Why do people buy them?
- They think theyâ€™ll save money.
- Theyâ€™ve always planned out their vacations.
Saving money – Do you really?
If you are trying to achieve goals that require travel, RTW tickets can be cheaper.Â However, most RTW enthusiasts are trying to take a break from a lifetime of achieving goals, meeting deadlines, and having responsibilities demand every second of their attention.Â Is this you?Â Keep reading!
Is planning this â€œvacationâ€ the right thing to do?
RTW hopefuls tend to see this quote â€“ â€œA traveler sees what they see. Â A tourist sees what they have come to see.â€ â€“ and imagine themselves as the traveler.Â Just going out there, facing the void of the unknown, and absorbing all the rich experiences.
If you treat an entire year of your life as if itâ€™s two weeks in Italy or ten days in Hawaii, your experiences will tend toward “tourist.” Â Not a bad thing, but not the vibrant encounters of a traveler wanted by most people thinkingÂ aboutÂ RTW tickets.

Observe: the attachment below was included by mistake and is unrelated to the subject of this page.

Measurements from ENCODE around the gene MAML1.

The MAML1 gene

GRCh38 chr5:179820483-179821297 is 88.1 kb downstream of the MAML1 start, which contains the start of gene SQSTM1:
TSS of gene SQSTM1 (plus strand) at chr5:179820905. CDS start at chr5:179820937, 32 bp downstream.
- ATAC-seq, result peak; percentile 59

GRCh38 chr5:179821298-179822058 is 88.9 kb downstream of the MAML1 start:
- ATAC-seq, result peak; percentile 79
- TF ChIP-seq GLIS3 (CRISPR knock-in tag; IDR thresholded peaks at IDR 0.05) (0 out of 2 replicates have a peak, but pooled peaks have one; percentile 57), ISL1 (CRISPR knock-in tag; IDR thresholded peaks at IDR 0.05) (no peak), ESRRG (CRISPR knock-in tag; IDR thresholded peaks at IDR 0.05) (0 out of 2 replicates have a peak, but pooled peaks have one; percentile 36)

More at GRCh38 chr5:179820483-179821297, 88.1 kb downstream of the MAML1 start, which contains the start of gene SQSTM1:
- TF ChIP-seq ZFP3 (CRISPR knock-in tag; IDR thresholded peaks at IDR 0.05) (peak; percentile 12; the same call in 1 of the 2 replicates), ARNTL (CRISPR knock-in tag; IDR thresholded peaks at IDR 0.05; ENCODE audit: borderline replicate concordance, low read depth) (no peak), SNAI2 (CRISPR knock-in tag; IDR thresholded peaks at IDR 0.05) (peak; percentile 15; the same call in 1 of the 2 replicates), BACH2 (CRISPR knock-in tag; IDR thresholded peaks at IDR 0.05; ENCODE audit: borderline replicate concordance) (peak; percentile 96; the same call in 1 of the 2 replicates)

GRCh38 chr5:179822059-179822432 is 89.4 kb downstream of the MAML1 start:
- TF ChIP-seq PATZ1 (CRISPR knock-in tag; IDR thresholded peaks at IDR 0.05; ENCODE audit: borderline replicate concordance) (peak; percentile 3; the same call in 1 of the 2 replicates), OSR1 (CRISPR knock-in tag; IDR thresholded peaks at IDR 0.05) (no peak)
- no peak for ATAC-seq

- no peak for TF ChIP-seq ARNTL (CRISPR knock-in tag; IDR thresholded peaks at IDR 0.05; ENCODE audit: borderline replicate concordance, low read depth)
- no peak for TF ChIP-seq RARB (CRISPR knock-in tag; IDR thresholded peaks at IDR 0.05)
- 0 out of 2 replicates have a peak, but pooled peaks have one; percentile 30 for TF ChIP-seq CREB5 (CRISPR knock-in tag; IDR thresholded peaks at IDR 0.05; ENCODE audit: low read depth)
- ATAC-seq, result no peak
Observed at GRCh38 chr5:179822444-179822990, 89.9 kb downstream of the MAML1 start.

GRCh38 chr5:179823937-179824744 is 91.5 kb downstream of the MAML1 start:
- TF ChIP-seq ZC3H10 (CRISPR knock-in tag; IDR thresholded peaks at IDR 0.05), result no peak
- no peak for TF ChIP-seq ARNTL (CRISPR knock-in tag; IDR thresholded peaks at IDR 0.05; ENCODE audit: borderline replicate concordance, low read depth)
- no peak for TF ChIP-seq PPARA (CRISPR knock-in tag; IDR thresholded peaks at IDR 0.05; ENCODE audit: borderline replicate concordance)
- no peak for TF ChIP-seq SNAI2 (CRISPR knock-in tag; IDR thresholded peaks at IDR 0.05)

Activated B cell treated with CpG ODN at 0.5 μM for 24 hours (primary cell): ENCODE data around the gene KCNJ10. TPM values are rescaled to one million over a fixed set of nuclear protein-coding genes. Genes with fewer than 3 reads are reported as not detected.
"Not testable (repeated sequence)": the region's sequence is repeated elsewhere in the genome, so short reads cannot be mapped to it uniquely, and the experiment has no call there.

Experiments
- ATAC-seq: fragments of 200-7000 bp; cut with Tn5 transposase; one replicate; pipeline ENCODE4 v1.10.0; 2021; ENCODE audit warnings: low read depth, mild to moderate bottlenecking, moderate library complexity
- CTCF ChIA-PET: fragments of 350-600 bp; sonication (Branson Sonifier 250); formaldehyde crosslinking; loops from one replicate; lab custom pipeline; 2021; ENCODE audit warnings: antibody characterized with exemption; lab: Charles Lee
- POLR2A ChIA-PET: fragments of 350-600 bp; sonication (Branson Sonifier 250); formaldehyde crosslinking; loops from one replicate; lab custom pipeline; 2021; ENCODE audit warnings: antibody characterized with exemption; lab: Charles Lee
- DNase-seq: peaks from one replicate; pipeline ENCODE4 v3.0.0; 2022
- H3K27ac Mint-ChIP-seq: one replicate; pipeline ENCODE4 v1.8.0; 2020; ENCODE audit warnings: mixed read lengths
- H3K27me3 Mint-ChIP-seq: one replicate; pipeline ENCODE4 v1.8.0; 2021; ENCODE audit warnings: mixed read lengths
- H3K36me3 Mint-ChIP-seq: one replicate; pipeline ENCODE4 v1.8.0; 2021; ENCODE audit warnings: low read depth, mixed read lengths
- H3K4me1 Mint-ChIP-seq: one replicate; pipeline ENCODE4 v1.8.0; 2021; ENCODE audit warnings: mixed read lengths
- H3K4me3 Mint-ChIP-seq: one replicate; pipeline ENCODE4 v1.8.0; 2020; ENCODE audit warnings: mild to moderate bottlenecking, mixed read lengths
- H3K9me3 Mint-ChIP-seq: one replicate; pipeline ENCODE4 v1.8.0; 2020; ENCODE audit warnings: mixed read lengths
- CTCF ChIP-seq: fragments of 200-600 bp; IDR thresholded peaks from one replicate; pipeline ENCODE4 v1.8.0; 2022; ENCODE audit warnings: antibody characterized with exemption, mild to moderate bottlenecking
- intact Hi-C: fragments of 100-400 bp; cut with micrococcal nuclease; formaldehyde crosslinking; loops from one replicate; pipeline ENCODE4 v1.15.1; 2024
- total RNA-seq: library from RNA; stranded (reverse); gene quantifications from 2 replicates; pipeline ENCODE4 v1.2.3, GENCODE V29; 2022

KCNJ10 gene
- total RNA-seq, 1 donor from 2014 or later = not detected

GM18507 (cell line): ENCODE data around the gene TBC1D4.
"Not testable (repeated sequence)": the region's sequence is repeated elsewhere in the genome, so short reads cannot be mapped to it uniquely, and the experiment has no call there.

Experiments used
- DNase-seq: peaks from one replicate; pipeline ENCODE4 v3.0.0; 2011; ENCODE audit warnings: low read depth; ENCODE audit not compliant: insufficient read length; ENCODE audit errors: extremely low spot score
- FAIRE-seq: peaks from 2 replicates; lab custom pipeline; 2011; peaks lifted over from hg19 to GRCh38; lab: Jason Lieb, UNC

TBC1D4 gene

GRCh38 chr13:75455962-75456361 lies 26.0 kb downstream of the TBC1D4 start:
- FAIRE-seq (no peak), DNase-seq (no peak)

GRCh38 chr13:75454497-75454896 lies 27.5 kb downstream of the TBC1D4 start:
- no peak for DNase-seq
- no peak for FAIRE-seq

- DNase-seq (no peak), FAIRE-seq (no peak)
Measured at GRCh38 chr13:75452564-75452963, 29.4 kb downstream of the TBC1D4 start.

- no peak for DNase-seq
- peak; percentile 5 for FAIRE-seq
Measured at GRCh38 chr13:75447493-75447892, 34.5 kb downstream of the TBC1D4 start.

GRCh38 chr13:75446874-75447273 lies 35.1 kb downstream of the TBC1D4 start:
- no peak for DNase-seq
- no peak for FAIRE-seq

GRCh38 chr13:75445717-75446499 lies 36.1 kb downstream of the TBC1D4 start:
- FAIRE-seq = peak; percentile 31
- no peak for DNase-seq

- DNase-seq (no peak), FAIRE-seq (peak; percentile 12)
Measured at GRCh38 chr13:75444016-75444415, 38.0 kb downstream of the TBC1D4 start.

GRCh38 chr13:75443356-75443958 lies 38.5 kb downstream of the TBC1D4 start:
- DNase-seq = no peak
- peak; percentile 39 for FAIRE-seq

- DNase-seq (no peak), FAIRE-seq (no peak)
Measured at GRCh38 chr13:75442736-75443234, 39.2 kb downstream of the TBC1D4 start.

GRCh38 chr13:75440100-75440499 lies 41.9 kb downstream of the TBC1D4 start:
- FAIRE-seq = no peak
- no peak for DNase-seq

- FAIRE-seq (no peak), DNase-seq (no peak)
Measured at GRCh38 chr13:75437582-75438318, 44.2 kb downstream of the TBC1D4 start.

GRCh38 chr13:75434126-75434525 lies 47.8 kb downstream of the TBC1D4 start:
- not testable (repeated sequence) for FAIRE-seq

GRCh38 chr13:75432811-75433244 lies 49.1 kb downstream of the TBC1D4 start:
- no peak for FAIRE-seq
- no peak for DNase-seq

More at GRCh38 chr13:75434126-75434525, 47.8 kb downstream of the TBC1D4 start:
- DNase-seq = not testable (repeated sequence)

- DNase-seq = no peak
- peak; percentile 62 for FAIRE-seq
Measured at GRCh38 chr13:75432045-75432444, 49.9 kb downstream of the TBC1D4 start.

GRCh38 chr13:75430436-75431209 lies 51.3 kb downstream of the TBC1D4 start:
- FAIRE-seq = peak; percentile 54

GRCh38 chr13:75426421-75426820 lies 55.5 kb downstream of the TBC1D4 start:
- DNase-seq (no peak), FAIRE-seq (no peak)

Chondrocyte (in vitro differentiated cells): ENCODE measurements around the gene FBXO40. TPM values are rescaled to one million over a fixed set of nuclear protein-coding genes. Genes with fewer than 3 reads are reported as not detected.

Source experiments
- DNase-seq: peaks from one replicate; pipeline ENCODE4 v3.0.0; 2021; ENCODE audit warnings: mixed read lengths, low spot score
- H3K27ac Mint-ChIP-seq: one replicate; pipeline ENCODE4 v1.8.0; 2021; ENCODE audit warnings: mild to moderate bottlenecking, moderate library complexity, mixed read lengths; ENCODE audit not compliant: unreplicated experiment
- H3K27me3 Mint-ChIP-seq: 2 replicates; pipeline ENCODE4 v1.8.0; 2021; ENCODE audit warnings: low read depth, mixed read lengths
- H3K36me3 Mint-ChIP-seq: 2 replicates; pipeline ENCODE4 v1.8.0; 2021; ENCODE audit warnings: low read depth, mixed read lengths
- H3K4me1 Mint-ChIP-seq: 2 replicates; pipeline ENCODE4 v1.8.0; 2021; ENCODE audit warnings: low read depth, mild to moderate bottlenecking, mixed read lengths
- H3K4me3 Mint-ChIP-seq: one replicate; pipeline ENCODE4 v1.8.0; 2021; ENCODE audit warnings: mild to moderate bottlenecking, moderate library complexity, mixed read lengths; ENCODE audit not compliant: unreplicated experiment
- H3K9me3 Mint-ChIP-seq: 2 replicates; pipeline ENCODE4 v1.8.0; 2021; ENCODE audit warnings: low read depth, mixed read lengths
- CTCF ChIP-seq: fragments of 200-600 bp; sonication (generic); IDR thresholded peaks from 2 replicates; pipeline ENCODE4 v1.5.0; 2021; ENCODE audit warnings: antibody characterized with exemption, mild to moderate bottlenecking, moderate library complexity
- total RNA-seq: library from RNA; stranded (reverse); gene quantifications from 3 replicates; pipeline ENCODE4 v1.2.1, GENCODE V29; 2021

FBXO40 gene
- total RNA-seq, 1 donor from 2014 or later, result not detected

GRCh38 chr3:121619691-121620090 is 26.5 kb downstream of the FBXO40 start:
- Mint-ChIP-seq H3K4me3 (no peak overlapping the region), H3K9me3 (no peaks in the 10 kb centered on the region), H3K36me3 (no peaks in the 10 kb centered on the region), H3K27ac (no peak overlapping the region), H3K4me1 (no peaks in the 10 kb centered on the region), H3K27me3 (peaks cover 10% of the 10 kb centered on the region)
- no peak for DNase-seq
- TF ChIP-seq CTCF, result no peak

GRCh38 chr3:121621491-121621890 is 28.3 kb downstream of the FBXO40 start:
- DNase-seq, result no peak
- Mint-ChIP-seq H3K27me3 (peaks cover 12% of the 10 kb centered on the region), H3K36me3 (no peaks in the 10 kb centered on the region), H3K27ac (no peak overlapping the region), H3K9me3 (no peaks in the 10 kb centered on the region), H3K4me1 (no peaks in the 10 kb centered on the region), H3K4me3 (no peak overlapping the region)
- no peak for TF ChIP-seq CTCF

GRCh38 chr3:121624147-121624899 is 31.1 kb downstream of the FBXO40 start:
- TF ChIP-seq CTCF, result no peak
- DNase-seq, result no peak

The Costs You Didnâ€™t Consider
Money isnâ€™t the only cost of a RTW ticket.
Many new travelers donâ€™t realize the enormous opportunity costsâ€¦ until itâ€™s too late.
Buying a RTW ticket is like marrying someone based onÂ photos and an online profile.Â If youâ€™re the type whoâ€™d want to try living togetherÂ before tying the knot, donâ€™t get a RTW ticket.Â The uncertainty involved can be stressful, but itâ€™s worth it.
Have the courage not to settle for the trip-equivalent of a mail-order-bride.Â
If youâ€™re going to travel around the world to take a break from life, hereâ€™s what an RTW ticket can cost you: